“Cancer Immunotherapy: Basic science to clinical success”

    Dr. John Frelinger, Ph.D.
    Department of Microbiology and Immunology
    Wilmot Cancer Institute
    University of Rochester Medical Center

  • Saturday, November 12, 2pm
    “Radiation Oncology – The Science of Breast Cancer Care”
    Dr. Marilyn Ling, M.D.
    Associate Professor of Clinical Radiation Oncology
    Department of Radiation Oncology
    University of Rochester Medical Center

  • Tuesday, November 22, 7pm
    “Neurorestoration: Devices, Drugs, and Stem Cells”

    Dr. Bradford C. Berk, M.D. Ph.D.
    Distinguished University Professor in Medicine, Neurology,
    Pathology, and Pharmacology & Physiology
    Director, University of Rochester Neurorestoration Institute
    University of Rochester Medical Center

  • Tuesday, January 24, 7pm
    “Nanomaterials for drug and cell delivery to promote tissue regeneration”
    Dr. Danielle S.W. Benoit, Ph.D.
    Associate Professor
    Department of Biomedical Engineering
    Center for Musculoskeletal Research
    Departments of Chemical Engineering
    University of Rochester

We look forward to seeing everyone there.  As always, to join our mailing list, please send an email to jafsma (the at symbol), and I'll be happy to add you.

Monday, May 23, 2016

May Science Cafe: 5/24, 7pm -- Dr. Kara Maki (RIT) -- "A Mathematician's Perspective on Dry Eye Disease"

Tomorrow, Tuesday May 24, the Rochester Science Cafe will be holding our final cafe of our Spring 2016 series. Please join us at 7pm at the Pittsford Plaza Barnes and Noble, upstairs in the community room, for:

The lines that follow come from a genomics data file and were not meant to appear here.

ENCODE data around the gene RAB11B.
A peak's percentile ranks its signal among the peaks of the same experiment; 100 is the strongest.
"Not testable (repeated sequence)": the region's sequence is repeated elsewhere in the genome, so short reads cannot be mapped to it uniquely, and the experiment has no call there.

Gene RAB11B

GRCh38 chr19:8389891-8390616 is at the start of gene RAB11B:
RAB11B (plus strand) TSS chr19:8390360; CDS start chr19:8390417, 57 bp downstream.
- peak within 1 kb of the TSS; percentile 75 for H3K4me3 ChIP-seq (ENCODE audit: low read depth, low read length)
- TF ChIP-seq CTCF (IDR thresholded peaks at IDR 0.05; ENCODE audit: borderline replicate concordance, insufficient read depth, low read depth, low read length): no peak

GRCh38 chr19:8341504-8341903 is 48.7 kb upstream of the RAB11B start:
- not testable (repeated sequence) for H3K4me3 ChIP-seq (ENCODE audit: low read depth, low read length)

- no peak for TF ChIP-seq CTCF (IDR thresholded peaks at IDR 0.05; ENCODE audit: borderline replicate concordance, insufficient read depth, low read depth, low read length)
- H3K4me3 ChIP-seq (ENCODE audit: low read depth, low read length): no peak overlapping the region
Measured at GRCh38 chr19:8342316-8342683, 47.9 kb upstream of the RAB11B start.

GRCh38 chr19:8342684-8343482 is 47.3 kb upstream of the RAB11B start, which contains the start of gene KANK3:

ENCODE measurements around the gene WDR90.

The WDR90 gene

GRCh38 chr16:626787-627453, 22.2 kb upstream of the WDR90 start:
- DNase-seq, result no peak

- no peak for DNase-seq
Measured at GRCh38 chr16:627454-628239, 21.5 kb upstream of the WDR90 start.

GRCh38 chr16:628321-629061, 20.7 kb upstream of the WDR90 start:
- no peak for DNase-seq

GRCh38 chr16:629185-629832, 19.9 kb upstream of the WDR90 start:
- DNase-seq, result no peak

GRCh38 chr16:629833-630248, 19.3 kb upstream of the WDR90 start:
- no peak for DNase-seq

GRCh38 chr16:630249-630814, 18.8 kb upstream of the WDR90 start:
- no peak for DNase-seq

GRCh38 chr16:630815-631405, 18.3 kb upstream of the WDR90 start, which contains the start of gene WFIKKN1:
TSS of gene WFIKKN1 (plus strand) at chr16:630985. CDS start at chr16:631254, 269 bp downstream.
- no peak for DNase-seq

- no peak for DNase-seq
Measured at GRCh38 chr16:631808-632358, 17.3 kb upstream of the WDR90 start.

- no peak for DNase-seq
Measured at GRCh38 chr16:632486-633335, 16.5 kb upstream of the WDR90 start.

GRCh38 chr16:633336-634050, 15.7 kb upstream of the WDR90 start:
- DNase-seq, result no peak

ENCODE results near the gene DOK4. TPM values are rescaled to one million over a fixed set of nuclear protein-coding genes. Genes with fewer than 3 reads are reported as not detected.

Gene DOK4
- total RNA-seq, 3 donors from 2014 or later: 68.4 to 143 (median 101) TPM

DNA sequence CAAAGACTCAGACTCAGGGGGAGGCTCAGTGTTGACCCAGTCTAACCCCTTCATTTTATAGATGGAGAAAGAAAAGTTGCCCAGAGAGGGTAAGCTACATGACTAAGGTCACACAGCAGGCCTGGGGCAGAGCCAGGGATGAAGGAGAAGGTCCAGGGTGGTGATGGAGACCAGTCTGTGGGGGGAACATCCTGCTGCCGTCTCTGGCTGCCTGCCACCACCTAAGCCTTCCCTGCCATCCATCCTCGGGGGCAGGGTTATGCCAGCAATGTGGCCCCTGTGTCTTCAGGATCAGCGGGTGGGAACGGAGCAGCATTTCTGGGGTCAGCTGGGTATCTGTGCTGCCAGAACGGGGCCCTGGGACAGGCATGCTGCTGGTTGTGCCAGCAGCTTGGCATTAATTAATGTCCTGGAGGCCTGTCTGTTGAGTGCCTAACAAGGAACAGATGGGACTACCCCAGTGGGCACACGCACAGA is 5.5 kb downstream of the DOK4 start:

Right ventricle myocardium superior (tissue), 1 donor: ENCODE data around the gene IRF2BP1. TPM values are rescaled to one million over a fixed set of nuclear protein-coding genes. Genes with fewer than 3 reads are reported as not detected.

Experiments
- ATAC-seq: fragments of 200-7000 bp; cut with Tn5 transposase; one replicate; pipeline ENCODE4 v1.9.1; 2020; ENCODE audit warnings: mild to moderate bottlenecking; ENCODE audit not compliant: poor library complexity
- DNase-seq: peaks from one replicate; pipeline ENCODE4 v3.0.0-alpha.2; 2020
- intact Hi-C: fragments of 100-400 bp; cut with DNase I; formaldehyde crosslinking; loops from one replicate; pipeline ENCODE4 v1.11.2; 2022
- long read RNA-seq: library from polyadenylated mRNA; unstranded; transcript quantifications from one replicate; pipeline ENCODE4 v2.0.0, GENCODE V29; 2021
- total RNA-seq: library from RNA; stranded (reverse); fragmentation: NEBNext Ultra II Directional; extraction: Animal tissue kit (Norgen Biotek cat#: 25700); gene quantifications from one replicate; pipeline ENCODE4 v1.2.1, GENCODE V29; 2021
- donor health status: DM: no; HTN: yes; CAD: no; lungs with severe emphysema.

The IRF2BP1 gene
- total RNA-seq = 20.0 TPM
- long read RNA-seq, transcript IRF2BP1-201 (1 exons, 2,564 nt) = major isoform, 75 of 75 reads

Dr. Kara Maki
Asst. Professor, School of Mathematical Sciences +
Center for Applied and Computational Mathematics

"A Mathematician's Perspective on Dry Eye Disease"

Dry eye syndrome is recognized to be a collection of problems associated with an insufficient or malfunctioning tear film, which may include increased evaporation. Dry eye accounts for a high percentage of visits to ophthalmologists with an estimated 4.9 million cases of moderate to severe dry eye patients age 50 and older in the United States. To date, there is no cure. In this talk, I explain how the ocular and applied mathematics communities are working together to better understand the causes of dry eye.

For more info on her research, feel free to also check out her website.  

We look forward to seeing you tomorrow. While our regular monthly cafes will take their usual summer break, we do plan to return in September to begin our eighth year as Rochester's pre-eminent venue for free public scientific discussions. There may also be some exciting new programs we begin, and we'll keep you informed as we go.

Friday, April 22, 2016

April Science Cafe: 4/26: Dr. Michael Zemcov (RIT): Measuring the Largest Structures in the Universe with the Smallest Telescopes in Space

The Rochester Science Cafe is pleased to remind you that our April Cafe will be this coming Tuesday, April 26, at 7pm in the Community Room of the Pittsford Plaza Barnes and Noble. The speaker will be Dr. Michael Zemcov, from RIT's School of Physics and Astronomy/Center for Detectors. The talk:
Measuring the Largest Structures in the Universe with the Smallest Telescopes in Space

Observational astrophysics has always been driven by the race to build telescopes with larger and larger apertures. However, in cosmology (which is the study of the universe on the largest scales and most ancient times), telescopes with very small apertures can perform measurements as important as their larger siblings. In this talk, I will give a brief review of modern cosmological measurements and present examples of small, space-based experiments that are providing us unique views of the past, present and future of the universe.

For more on his research, including podcasts, papers and more, you may want to look at his website. In honor of Passover, we'll be providing macaroons in additional to the usual cookies.

Our Spring 2016 series will conclude in May with the following talk:

May 24: Dr. Kara Maki (RIT) -- A Mathematician's Perception on Dry Eye Disease

We'll resume in the Fall with another session of talks, and keep your eyes out for more exciting announcements about some new initiatives this summer.